Networking is where a presenter delivers a show from one radio station, but it is simulcast on several others.   For example, you may be listening to BBC Radio Somerset but the same show may also be going out on BBC Radio Devon and BBC Radio Cornwall.  This means the BBC can save money on several presenters, but from a PR perspective each interview could have a far greater reach.


Radio Stoke presenter Liz Ellis


That said, it can be difficult to understand where the broadcast PR opportunities, so let’s look at that in more detail.

The new look BBC local radio network

A quick look at the new schedules will show you that BBC local radio stations still believe in local content at breakfast and throughout the morning.    This is where local stories, voices, and statistics will be of great use when it comes to pitching broadcast PR stories.    For these programmes it’s important that the story is made as local as possible in order to make the cut.

From 1400 many BBC local stations now network, or link up, with nearby stations in the same geographical region.  Closely mirroring ITV television’s definition of regions, these shows now broadcast to a larger area.  This means that the programmes want bigger names, and stories relevant to the whole region, not just a small geographical area.

Then, in the evening, the regional networking continues – an evening show on BBC Radio Berkshire for instance can now be broadcast to BBC Radio Cambridgeshire, BBC Radio Suffolk, BBC 3CR, BBC Radio Northampton and BBC Radio Essex.  This means that one interview now gets you six opportunities whereas before it would have been one.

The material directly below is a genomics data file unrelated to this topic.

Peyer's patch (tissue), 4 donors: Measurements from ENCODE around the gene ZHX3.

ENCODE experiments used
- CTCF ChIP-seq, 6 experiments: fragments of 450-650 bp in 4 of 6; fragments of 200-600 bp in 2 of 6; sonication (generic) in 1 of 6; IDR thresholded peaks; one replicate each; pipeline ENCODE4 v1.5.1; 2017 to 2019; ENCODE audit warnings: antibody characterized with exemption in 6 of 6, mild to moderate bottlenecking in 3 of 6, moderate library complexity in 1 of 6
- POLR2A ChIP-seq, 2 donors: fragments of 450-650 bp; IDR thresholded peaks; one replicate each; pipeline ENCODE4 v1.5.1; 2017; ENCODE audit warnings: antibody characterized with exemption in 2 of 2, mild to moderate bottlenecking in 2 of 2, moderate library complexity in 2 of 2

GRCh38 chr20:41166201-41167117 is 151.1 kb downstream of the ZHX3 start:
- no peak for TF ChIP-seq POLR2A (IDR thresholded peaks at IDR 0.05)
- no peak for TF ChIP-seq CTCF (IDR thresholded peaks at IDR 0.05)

Finally, late nights are reserved for a new nationwide show broadcast either from Manchester or London.  An opportunity on this show means your interview will be broadcast across the whole BBC England local radio network, upgrading what used to be a local interview into a national opportunity.


Presenters Becky Want and Jo Good

How can Shout! Communications help with you broadcast PR campaign

Thanks for reading our latest update and thoughts on recent BBC Local Radio changes.

Knowledge had always been king, but now it’s more important than ever.  Sure, there are still many great broadcast PR opportunities to be had across BBC local radio, but there are new teams, new rules and new guidelines that need to be understood in order to successfully land broadcast PR stories.

Shout! Communications is a team of broadcast PR professionals with decades of experience, creating and leading broadcast content for national radio and TV. As well as being broadcast PR experts, we think like the broadcast producers we used to be and keep on top of current trends in the broadcast space. We know what broadcasters want, and more importantly, what they don’t want.

We have strong relationships with journalists leading all of the new BBC local radio shows and can help make your story stand out from the crowd, increasing the chance of landing on the BBC’s local radio and digital offerings. To learn more about how we can help you with radio and TV media relations, as well as media training,  contact us today.

Alternatively email or call 020 7240 7373.